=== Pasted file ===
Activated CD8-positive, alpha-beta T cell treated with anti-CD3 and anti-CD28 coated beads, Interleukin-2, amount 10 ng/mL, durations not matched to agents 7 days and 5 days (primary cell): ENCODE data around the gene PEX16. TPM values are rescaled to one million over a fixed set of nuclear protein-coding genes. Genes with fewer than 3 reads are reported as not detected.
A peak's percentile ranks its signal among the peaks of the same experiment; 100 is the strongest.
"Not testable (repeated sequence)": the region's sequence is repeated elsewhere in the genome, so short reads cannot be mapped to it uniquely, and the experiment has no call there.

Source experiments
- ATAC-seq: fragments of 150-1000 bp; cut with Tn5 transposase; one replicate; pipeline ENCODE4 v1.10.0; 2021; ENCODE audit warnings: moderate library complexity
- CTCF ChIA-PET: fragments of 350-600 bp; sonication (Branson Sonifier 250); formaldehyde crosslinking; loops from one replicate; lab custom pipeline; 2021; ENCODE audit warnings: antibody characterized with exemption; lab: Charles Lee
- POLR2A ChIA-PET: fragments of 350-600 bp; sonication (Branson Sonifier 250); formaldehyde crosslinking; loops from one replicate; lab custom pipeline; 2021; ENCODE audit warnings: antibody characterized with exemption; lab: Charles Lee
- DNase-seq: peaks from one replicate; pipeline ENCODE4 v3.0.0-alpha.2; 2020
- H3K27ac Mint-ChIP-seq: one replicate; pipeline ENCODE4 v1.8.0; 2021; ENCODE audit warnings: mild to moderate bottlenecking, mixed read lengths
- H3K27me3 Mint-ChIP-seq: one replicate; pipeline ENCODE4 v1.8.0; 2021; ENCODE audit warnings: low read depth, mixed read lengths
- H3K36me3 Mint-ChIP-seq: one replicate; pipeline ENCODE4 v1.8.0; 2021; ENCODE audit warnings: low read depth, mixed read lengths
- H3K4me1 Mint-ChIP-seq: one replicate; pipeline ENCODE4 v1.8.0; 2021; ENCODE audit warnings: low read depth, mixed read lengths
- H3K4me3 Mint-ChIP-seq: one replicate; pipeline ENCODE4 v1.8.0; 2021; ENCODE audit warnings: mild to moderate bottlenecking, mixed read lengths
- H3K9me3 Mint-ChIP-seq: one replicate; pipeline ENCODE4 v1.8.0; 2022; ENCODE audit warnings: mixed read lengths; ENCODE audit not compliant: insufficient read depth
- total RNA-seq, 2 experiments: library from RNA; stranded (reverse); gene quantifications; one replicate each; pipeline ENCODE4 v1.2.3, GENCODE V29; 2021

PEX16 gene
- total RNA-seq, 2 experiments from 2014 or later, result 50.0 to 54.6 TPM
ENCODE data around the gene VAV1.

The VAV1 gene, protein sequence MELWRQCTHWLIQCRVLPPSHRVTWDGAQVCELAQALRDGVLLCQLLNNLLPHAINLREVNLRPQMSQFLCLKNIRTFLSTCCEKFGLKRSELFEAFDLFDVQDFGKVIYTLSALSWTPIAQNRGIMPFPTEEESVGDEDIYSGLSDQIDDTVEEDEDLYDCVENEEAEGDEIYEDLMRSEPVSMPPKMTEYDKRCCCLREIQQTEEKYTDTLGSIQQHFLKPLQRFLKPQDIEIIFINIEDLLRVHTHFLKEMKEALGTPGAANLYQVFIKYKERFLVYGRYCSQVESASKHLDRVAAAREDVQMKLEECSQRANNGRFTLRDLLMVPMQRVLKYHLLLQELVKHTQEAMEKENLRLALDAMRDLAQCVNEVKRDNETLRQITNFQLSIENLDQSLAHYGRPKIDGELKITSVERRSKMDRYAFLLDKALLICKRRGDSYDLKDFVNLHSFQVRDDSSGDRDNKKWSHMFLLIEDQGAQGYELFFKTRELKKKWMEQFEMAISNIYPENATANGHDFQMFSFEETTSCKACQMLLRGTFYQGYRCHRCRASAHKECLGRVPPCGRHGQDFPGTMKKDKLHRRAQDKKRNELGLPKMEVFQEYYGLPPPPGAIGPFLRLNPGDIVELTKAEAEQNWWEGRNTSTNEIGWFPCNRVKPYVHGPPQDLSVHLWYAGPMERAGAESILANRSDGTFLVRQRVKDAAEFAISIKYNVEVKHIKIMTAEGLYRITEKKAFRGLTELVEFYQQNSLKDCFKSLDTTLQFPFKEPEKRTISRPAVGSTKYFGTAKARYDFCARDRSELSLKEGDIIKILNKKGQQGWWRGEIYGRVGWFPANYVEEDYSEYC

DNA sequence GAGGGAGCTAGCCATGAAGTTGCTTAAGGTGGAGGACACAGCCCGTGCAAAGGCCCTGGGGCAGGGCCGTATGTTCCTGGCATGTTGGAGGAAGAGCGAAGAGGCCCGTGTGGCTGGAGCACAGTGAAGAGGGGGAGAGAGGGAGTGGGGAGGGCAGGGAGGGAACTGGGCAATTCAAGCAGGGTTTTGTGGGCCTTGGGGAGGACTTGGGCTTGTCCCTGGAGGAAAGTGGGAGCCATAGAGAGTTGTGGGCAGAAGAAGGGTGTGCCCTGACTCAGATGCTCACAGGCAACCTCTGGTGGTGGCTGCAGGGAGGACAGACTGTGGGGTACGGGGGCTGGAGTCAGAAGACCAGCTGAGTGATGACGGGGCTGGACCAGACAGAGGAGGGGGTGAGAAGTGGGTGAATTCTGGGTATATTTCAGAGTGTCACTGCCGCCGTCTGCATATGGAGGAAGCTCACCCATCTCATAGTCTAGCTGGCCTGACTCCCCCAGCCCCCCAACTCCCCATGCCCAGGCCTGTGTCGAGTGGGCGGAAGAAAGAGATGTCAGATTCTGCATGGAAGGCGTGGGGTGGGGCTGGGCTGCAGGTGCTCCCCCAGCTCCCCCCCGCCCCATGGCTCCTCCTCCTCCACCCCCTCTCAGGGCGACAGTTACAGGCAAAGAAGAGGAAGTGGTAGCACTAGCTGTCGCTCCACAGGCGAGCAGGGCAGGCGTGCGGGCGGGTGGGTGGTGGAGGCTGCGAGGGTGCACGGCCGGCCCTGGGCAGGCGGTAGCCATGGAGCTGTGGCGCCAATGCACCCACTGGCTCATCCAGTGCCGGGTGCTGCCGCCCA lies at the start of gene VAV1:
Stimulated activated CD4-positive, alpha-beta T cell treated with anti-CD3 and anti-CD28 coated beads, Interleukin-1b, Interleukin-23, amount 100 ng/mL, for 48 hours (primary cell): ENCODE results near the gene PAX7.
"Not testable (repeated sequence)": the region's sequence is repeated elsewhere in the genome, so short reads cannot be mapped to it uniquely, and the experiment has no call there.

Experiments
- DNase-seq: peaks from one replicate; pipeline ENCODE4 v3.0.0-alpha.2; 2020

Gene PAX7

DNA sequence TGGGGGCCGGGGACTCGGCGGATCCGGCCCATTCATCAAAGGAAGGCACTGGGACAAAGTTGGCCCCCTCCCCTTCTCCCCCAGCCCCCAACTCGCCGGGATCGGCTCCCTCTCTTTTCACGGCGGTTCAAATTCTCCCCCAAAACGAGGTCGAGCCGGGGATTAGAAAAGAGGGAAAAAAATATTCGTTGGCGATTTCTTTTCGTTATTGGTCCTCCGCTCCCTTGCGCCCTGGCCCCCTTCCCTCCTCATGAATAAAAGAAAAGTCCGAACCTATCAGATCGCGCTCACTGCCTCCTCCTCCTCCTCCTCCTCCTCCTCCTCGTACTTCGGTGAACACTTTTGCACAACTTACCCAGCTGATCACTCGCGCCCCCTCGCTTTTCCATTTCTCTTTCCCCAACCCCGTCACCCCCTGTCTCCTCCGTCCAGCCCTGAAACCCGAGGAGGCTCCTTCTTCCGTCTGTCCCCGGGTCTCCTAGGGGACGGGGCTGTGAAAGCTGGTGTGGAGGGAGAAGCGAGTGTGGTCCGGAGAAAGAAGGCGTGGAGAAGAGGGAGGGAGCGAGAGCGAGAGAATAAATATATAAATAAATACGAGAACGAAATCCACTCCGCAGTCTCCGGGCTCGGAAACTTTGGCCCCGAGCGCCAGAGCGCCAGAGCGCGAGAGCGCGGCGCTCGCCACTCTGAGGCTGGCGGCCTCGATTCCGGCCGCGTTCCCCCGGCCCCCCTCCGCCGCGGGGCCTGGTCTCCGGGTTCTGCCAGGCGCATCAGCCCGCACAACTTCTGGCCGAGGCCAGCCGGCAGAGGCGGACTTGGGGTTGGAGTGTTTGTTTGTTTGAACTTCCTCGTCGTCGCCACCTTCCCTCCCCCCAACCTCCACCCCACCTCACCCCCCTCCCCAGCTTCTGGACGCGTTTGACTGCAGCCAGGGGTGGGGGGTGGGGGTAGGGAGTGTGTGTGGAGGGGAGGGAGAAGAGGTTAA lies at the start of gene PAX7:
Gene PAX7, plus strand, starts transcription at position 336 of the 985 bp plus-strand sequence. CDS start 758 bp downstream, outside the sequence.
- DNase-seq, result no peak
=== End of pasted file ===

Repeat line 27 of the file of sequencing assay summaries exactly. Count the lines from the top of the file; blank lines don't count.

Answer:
Gene PAX7, plus strand, starts transcription at position 336 of the 985 bp plus-strand sequence. CDS start 758 bp downstream, outside the sequence.